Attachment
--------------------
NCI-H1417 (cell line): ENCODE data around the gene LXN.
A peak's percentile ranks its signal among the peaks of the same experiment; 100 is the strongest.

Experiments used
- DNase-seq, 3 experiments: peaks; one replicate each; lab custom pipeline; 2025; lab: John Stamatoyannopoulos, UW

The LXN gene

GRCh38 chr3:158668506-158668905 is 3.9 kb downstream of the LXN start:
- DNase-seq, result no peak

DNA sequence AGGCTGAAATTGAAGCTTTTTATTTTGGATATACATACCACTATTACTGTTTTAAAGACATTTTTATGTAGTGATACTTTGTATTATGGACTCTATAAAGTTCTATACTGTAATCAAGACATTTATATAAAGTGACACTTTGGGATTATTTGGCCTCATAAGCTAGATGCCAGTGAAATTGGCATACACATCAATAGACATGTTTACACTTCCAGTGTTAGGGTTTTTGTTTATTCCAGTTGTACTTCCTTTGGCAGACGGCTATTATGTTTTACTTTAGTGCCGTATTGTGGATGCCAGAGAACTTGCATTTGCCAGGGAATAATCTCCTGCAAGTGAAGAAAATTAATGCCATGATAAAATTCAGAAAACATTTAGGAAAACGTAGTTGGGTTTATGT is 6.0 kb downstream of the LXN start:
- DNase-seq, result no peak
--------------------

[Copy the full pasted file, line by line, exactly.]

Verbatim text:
NCI-H1417 (cell line): ENCODE data around the gene LXN.
A peak's percentile ranks its signal among the peaks of the same experiment; 100 is the strongest.

Experiments used
- DNase-seq, 3 experiments: peaks; one replicate each; lab custom pipeline; 2025; lab: John Stamatoyannopoulos, UW

The LXN gene

GRCh38 chr3:158668506-158668905 is 3.9 kb downstream of the LXN start:
- DNase-seq, result no peak

DNA sequence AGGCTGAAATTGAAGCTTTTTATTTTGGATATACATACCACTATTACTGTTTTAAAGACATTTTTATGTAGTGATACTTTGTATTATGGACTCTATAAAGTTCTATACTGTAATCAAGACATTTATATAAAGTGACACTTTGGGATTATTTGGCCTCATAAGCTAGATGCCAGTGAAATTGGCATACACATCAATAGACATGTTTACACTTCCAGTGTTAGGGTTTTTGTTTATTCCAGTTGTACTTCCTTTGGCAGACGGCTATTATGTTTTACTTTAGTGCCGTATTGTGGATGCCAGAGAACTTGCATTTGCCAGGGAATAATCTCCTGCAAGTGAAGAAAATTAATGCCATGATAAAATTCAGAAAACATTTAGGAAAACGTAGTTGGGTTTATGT is 6.0 kb downstream of the LXN start:
- DNase-seq, result no peak